Back at the bus station, I consulted a sam law operator, these are the Thai version of the rickshaw (China), or cyclo (Vietnam), three-wheeled bicycle taxis. He suggested something called “The New Hotel,” and I asked him how much it was. He thought laboriously for a minute or so, rolling his eyes, using his fingers and moving his lips, before he answered, about six hundred Baht he said, so I figured that was ok, those places are usually fine. I asked him how much his services would cost me, and after another laborious battle with numbers he said, “five-ty Baht!” Ok, I said, climbing up into the contraption.
We got there in about ninety seconds, and he grabbed my bag and took it, and me, into the lobby, where he said that his fee was one hundred Baht. Now this was not my first time in the big city, I know that for a Thai person this was a twenty Baht ride, and he’d only taken me into the lobby to make sure that he got his finder’s fee. I gave him a good-natured scolding and seventy Baht, good riddance.
The two girls behind the desk were amazed to see a Farang in their dingy, little, rather old, down-in-heel “New Hotel.” They asked me if I wanted to see the room, this has happened to me before, they’re afraid that after they do all the work to sign you up you’ll take one look at the room and say, hell no! I asked them if the room had air-conditioning (“air-con”), they said, yeah; TV? yeah; a bathroom? yeah; warm water (shower), yeah; I said that was all ok, I didn’t need to look at it. You can always count on the room, however Spartan, being clean and bug-free. They had me fill in the forth line of a form; the first three lines were filled in by foreigners during 2008 and 2009. They quoted me 550 Baht per night, which I thought was a bit high, but I said ok, two nights. They didn’t make me pay in advance.
The room, by the way, was clean but lousy, big time. Video to follow. TV was ok, lots of channels, almost all Thai, but with BBC and Al Jazeera.
My students, including a former provincial governor by the way, told me that 550 Baht was much too high for the New Hotel, more like 400, which was what I thought too. I considered giving the desk girls some shit about it when I checked out, but they were so nice. Including the incredibly surly “bell boy,” who didn’t look at me directly, or smile even slightly, until the second day of my stay, after I had tipped him twice for simple tasks, which Thai people would never do, and spoken to him kindly a couple of times. The counter girls were delightful, actually, one was quite beautiful, and they had fun talking to me, I had fun too, I was a real treat for them, evidentially. When I checked out, the girl charged me 660 Baht for two nights, so I believe that my sparkling personality won them over and they decided to charge me the regular price. When I left, the bell boy gave me a big smile and a gracious send-off. Maybe a first for him! I had the impression that he would really miss me, probably the only two tips he had received for a while, a total of about a buck and a half, but enough to pay for his lunch both days of my stay.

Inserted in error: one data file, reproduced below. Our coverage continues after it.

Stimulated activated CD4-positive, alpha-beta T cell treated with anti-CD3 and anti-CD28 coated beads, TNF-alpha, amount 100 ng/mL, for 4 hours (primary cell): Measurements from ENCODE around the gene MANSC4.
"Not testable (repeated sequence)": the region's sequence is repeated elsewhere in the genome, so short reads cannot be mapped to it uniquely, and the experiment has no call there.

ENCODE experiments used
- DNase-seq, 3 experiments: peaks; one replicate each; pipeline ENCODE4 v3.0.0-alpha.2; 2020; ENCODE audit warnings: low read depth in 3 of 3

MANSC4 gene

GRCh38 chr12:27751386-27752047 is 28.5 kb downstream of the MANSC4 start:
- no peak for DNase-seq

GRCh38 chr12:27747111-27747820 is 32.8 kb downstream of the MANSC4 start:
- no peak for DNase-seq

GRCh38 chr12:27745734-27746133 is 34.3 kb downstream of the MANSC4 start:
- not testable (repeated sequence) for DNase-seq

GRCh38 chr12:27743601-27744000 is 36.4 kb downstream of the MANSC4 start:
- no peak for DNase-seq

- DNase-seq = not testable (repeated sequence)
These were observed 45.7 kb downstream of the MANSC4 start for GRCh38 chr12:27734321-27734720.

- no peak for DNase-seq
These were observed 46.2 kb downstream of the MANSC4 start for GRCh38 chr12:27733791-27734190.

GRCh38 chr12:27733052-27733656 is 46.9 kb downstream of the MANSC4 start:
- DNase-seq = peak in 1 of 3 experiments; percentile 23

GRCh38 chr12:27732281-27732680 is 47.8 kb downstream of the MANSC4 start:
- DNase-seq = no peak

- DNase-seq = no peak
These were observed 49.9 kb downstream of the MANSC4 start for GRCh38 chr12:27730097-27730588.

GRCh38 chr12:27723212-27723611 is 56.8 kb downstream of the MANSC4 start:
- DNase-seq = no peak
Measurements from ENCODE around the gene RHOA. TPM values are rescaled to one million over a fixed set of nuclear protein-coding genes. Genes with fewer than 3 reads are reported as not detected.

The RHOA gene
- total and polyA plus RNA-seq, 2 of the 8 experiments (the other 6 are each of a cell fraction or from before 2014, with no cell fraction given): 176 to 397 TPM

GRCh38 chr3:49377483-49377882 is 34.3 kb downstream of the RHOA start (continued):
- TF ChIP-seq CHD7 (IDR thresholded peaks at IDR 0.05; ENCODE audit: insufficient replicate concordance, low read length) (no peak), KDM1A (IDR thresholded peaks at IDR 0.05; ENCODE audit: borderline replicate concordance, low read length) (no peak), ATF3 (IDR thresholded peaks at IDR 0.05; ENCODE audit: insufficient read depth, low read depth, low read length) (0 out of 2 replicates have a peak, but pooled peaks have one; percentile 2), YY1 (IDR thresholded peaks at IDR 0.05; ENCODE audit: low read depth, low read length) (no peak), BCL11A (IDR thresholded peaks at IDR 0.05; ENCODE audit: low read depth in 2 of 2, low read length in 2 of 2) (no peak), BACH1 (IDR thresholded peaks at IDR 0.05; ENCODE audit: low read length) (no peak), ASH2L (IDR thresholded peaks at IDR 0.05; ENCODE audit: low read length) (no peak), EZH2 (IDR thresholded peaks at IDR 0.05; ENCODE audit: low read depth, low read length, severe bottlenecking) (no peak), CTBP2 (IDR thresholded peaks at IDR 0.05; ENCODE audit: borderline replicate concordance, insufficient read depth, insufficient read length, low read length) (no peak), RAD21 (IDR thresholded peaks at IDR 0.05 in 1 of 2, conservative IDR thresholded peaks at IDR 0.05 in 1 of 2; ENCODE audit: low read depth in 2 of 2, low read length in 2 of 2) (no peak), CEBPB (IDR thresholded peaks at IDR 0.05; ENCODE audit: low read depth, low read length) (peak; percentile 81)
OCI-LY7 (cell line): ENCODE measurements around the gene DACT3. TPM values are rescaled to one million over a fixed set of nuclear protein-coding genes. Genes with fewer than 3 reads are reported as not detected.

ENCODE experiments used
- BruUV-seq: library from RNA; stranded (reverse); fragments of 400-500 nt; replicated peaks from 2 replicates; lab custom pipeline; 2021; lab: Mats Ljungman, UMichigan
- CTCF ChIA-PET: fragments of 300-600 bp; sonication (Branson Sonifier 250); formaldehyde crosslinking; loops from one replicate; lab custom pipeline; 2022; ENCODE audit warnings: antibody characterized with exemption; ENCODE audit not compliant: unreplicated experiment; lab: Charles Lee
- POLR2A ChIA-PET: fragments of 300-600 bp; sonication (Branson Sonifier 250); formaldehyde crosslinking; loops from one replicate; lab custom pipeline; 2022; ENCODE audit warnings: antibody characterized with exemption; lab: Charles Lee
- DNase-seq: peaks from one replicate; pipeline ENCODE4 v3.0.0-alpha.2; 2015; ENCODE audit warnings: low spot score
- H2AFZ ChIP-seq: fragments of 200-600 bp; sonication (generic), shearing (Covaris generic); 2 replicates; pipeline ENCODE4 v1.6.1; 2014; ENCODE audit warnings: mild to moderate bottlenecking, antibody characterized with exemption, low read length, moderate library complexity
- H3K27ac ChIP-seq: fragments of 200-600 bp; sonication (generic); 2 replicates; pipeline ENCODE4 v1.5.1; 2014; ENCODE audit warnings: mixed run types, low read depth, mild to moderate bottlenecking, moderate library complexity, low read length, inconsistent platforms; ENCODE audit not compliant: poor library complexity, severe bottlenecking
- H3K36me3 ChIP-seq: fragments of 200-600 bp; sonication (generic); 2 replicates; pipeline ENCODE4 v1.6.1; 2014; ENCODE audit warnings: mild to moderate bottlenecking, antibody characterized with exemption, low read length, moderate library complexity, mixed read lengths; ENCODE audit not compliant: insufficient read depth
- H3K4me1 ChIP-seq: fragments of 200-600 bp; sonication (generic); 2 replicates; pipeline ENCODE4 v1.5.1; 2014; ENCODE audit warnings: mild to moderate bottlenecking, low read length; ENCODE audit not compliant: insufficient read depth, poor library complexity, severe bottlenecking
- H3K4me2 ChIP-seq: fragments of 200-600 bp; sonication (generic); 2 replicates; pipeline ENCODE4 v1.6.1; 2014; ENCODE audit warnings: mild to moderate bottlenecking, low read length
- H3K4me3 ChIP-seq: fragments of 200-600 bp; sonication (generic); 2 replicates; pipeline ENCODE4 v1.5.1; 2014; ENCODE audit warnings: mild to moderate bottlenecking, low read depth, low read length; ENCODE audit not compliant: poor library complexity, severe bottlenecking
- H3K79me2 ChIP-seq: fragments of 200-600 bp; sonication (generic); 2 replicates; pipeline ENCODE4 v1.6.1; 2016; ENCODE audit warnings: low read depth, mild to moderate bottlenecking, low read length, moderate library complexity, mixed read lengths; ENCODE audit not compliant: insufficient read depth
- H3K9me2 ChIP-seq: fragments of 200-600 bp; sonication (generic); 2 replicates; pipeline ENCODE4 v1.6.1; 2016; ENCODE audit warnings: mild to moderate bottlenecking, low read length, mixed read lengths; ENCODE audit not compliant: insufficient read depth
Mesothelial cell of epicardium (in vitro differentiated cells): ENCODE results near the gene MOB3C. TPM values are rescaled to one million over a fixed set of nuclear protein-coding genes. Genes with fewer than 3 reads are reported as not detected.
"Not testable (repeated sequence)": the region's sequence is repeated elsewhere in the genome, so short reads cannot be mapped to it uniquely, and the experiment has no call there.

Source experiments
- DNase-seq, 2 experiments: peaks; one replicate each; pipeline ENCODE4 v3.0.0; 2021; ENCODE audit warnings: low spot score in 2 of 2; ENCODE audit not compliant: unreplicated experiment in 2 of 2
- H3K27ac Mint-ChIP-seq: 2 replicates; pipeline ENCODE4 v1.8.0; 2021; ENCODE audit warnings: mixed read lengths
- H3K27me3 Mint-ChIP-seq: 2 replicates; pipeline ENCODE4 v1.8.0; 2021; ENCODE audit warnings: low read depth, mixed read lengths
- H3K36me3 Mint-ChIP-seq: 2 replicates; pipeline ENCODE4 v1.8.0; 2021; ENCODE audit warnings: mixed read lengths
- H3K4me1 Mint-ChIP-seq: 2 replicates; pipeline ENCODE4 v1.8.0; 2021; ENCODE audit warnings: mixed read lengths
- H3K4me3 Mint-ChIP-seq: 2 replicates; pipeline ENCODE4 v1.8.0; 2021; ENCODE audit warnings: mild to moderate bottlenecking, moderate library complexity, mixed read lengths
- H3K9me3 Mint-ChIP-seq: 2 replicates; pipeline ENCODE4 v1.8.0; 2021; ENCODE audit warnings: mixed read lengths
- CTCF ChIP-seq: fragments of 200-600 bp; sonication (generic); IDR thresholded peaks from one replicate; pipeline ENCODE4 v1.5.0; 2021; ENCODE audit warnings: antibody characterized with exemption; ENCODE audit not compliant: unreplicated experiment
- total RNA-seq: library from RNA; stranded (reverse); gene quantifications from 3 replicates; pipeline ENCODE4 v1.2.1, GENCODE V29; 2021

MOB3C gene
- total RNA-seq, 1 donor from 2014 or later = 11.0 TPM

I returned to Ubon Ratchatani by train, which was right across the street from the good old “New Hotel.” Only 150 Baht for a nice, air-con train, only two hours as opposed to three for the bus. When I got to the station in Ubon, I called my buddy Wanchai. “Hey! Ajan Fred, from Friday!” He was surprised to hear from me, and said he’d be there in about fifteen minutes, which he made in exactly that time. I was a taxi driver myself, if you do it for a while you can predict how long any ride will take very closely.
I said, let’s go to the Latanee hotel, which was his idea in the first place, before long we were there. It was actually “The Ratchatani Hotel,” that’s how I found out that the locals call the place “Ubon Latanee,” in the manner of “Nu ‘Awlens,” or “Nu Yawk,” locals rule! We arranged for him to pick me up the following morning and take me to the airport. I reached for my wallet, but he smiled and motioned me away, “tomorrow!” he said.
He was early, and we got to the airport in plenty of time. He had correctly identified me as a guy who’d overpay him, left to my own devices, so he never quoted me prices except to say that almost any ride in the city was 100 Baht. At the airport, I gave him 250 Baht for the two rides, he was delighted.
Coming back to BKK I had an over-six-foot Dutchman behind me, and that was a trial. I understand that it’s tough to keep one’s knees completely off the chair in front if one is over two meters tall, but did he have to keep moving around like a fidgeting teenager? It was like a massage chair, with no “off” switch. Did he have to get up about seven times? Grabbing and twisting my seat back every time to pull himself up and let himself gently back into his chair? No, I don’t think so. If the flight had been more than an hour, we’d have had words.
Adventures in transportation.